The Self-Segregation Choice
As Asian Americans and Asian Canadians have become more visible on university campuses, they have been accused of self-segregation, occasionally in negative or outrageous ways. In this video, the Fung brothers talk about self-segregation on American college campuses and pros and cons of the choices that Asian American students can make. While these choices are not available for all Asian Americans college (not every campus has sufficient numbers of Asian ethnic students), I think that question this video and articles like this one from Professor Julie Park raise is an important one – are college students (not just Asian American or Asian Canadian ones) missing out on valuable and increasingly rare inter-racial and inter-cultural interactions?
In their video, the Fung brothers cite some advantages of being in the bubble, like being more comfortable. They also cite drawbacks to self-segregation, such as missing out a variety of campus activities and different kinds of friends. They describe themselves as “floaters,” dropping into the “Asian” bubble but having friends and activities outside. While I agree with many of their observations and on being a floater, I would also agree with a number of criticisms of the Fung Brothers – that they over-generalize too much their experiences as representative as Asian American. My own experiences and that of my children have some significant differences.
The Fung brothers would classify my undergraduate self as a “natural” since my high school had a lot of Asians there and most of my friends there were Asians. But attending college Asian American gatherings felt at awkward – most of the other Asian Americans were not from large Asian American communities. Some other Asian American students from the West Coast or Hawaii, with similar backgrounds to me, felt the same. While it could have been an East Coast/West Coast thing and I foundly remember road trips and other events with the campus Asian American organization, my closest friends ended up being black and Hispanic – I felt a lot more affinity to them than to many other Asian American students.
After a year working, I went to a UC for graduate school. The Fung Brothers talk about the “Asian bubble,” but I saw it differently – there didn’t seem to be a single “Asian” bubble, but a “Chinese Bubble” and a “Filipino bubble” and so on. That was a while ago, but it seems to be the case now, starting at the high school level. I remember doing an admissions interview a few years ago with a local student from a diverse high school that had many Asian Americans go there. When I mentioned joining an Asian American organization, she laughed, wondering why different kinds of Asian Americans would ever get together like that. Many other Asian Americans also ask that question.
My children would seem to be “naturals” since they went to a mostly Asian K-8 school and went (and go) to high schools with lots of other Asians. While they have lots of Asian friends, they don’t hang out in their high school’s “Asian bubble,” specifically with Asian American ethnic organizations. In college, the Daughter had an experience as a little sister of an Asian American fraternity, and that ended up being a real turnoff for her. She describes that Asian American frat as “Gran Torino without the guns.” When she saw Akrypti’s post on Asian American Greeks, she delighted in sharing it with her friends who were in Asian American frats. Her experience (and some of her Asian American friends also) with campus Asian cultural organizations is that they are clique-y and exclusive.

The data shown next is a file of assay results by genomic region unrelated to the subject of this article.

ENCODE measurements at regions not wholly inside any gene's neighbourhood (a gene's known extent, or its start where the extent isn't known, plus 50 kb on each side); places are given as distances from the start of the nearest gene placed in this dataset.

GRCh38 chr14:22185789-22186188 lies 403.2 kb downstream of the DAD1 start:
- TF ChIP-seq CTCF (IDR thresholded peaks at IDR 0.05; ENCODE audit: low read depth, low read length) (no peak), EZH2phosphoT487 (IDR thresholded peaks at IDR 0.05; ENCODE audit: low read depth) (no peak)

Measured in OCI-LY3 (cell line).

While Number One Son also has a lot of Asian American friends, he spends more time in high school doing sports and refuses join the high school Filipino club. He seems to have some antipathy toward most Asian ethnic organizations, but he will go to their parties though, as he revealed in this conversation with me:
Me: What does J. [Number One Son’s friend] do for extracurriculars?
Number One Son: He does Interact as an extracurricular.
Me: Isn’t that a heavily Asian organization?
Number One Son: Yes.
Me: Don’t you go to Interact dances?
Number One Son: Yes. It’s really Asian, but the girls know really know how to grind and twerk.
I guess teenage hormones overcome any reluctance about ethnic organizations!
How much of a problem is this really? This study from Princeton says that as diversity increases on campuses, self-segregation also increases. Park also cites work that sororities and fraternities membership increases self-segregation (The Daughter would agree). On the other hand, while minority groups are often the targets of criticism regarding self-segregation, Thomas Espenshade, also from Princeton, finds that whites form the on-campus group with the greatest degree of self-segregation. This Reuter poll finds that 40% of whites and 25% of non-whites do not have friends outside of their race. Professor Anthony Antonio’s study of UCLA in the late 1990s says that while many students feel that the school is racially balkanized, only 1 in 6 students had friendships only within their ethnic group.
I would agree with Professor Park and others that diversity, whether on campus or elsewhere, is something to take advantage of while the opportunity is there. While it’s okay to hangout with people of your same ethnicity and I can understand the comfort factor, growth can occur when you are challenged by and deal with people of different experiences and viewpoints. I know from my own career, that some of my more creative moments have come from understanding and synthesizing the perspectives of others – indeed, research supports this way of boosting creative thought.